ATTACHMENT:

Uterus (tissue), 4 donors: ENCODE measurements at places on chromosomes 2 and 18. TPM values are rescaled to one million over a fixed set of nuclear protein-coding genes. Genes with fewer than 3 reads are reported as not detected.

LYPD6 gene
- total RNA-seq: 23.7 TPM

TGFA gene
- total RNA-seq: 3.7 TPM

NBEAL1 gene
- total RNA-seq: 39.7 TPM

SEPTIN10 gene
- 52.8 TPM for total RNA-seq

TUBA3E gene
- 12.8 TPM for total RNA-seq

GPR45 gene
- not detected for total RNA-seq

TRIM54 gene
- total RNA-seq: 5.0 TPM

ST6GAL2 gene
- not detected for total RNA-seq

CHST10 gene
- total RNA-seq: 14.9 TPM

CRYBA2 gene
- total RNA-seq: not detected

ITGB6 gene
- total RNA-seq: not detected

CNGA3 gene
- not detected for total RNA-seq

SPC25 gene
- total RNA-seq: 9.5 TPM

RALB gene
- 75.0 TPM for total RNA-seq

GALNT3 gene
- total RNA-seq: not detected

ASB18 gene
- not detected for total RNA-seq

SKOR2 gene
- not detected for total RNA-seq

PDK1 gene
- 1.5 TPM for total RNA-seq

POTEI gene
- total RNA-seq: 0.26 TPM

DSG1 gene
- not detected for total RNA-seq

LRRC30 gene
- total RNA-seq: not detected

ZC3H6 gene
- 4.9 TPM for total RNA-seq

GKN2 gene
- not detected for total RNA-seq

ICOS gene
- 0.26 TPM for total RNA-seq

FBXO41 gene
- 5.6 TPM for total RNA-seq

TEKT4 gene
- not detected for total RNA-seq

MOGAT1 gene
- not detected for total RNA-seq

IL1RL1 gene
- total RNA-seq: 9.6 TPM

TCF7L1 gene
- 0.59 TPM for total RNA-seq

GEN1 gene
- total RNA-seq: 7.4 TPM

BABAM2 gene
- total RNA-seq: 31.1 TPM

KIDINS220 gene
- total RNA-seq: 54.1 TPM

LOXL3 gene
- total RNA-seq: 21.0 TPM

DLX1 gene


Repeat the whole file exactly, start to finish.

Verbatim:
Uterus (tissue), 4 donors: ENCODE measurements at places on chromosomes 2 and 18. TPM values are rescaled to one million over a fixed set of nuclear protein-coding genes. Genes with fewer than 3 reads are reported as not detected.

LYPD6 gene
- total RNA-seq: 23.7 TPM

TGFA gene
- total RNA-seq: 3.7 TPM

NBEAL1 gene
- total RNA-seq: 39.7 TPM

SEPTIN10 gene
- 52.8 TPM for total RNA-seq

TUBA3E gene
- 12.8 TPM for total RNA-seq

GPR45 gene
- not detected for total RNA-seq

TRIM54 gene
- total RNA-seq: 5.0 TPM

ST6GAL2 gene
- not detected for total RNA-seq

CHST10 gene
- total RNA-seq: 14.9 TPM

CRYBA2 gene
- total RNA-seq: not detected

ITGB6 gene
- total RNA-seq: not detected

CNGA3 gene
- not detected for total RNA-seq

SPC25 gene
- total RNA-seq: 9.5 TPM

RALB gene
- 75.0 TPM for total RNA-seq

GALNT3 gene
- total RNA-seq: not detected

ASB18 gene
- not detected for total RNA-seq

SKOR2 gene
- not detected for total RNA-seq

PDK1 gene
- 1.5 TPM for total RNA-seq

POTEI gene
- total RNA-seq: 0.26 TPM

DSG1 gene
- not detected for total RNA-seq

LRRC30 gene
- total RNA-seq: not detected

ZC3H6 gene
- 4.9 TPM for total RNA-seq

GKN2 gene
- not detected for total RNA-seq

ICOS gene
- 0.26 TPM for total RNA-seq

FBXO41 gene
- 5.6 TPM for total RNA-seq

TEKT4 gene
- not detected for total RNA-seq

MOGAT1 gene
- not detected for total RNA-seq

IL1RL1 gene
- total RNA-seq: 9.6 TPM

TCF7L1 gene
- 0.59 TPM for total RNA-seq

GEN1 gene
- total RNA-seq: 7.4 TPM

BABAM2 gene
- total RNA-seq: 31.1 TPM

KIDINS220 gene
- total RNA-seq: 54.1 TPM

LOXL3 gene
- total RNA-seq: 21.0 TPM

DLX1 gene